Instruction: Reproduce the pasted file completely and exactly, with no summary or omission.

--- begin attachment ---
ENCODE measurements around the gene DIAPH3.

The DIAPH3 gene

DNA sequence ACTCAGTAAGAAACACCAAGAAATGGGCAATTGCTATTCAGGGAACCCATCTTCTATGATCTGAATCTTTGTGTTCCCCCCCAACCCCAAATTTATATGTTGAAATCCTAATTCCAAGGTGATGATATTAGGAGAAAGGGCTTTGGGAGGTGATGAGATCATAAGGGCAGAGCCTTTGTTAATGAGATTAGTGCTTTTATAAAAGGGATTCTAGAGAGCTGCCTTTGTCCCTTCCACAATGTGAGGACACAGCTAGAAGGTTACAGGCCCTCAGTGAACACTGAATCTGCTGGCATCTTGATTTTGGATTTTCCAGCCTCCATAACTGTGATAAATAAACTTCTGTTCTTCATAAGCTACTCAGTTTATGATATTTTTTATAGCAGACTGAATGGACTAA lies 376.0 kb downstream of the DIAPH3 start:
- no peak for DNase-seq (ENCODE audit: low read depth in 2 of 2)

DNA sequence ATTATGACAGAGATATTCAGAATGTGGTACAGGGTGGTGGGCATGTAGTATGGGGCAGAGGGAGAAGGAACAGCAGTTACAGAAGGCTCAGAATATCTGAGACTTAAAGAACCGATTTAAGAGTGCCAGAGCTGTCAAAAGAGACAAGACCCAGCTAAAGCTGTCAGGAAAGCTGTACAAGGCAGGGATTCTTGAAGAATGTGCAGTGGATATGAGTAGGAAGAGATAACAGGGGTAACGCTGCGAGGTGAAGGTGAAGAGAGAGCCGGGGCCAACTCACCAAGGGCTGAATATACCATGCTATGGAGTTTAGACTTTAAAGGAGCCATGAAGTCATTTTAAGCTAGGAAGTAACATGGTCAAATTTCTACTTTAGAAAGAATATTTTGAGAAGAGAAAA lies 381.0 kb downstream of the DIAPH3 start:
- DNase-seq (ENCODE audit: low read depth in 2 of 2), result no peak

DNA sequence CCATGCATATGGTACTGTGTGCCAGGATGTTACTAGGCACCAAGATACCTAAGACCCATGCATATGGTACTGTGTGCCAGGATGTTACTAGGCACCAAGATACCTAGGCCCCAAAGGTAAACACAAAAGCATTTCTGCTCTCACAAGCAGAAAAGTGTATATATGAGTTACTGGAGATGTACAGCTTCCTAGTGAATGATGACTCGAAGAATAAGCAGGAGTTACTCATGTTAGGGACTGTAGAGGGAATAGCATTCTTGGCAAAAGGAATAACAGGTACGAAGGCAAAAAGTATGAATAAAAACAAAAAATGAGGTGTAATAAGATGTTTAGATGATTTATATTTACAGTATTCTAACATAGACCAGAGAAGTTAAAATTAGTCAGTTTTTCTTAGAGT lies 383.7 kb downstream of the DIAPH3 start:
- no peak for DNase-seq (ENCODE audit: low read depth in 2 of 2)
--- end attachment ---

ENCODE measurements around the gene DIAPH3.

The DIAPH3 gene

DNA sequence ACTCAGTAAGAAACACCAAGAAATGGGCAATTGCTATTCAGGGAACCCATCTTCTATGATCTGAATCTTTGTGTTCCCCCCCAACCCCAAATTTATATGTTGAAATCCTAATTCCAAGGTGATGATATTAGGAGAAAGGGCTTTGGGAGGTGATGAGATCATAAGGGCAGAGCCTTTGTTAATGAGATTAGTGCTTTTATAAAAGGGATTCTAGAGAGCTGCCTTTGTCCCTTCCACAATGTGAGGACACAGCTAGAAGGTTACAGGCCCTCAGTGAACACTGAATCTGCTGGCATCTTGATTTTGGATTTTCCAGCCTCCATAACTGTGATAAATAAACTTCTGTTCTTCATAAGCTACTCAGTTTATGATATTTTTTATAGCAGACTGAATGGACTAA lies 376.0 kb downstream of the DIAPH3 start:
- no peak for DNase-seq (ENCODE audit: low read depth in 2 of 2)

DNA sequence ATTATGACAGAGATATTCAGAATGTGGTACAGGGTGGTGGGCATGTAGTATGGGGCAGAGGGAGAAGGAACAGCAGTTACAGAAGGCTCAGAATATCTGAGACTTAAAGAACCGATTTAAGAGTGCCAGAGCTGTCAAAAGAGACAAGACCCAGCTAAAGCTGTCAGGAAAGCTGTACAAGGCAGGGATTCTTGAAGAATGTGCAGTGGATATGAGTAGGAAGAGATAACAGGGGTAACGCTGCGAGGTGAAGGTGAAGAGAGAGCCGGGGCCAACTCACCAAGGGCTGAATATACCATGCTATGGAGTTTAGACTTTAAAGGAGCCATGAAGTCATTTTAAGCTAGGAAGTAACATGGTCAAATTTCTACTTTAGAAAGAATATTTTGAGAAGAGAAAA lies 381.0 kb downstream of the DIAPH3 start:
- DNase-seq (ENCODE audit: low read depth in 2 of 2), result no peak

DNA sequence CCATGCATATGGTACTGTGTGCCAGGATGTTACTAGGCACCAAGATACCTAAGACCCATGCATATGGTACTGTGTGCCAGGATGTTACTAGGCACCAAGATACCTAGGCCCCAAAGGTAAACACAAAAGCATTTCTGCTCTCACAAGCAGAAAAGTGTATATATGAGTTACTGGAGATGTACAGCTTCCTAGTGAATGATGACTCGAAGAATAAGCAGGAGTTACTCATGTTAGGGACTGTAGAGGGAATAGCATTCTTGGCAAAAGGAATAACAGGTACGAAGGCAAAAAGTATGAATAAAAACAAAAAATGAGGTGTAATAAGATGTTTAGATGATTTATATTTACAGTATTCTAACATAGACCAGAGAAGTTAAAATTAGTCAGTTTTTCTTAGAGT lies 383.7 kb downstream of the DIAPH3 start:
- no peak for DNase-seq (ENCODE audit: low read depth in 2 of 2)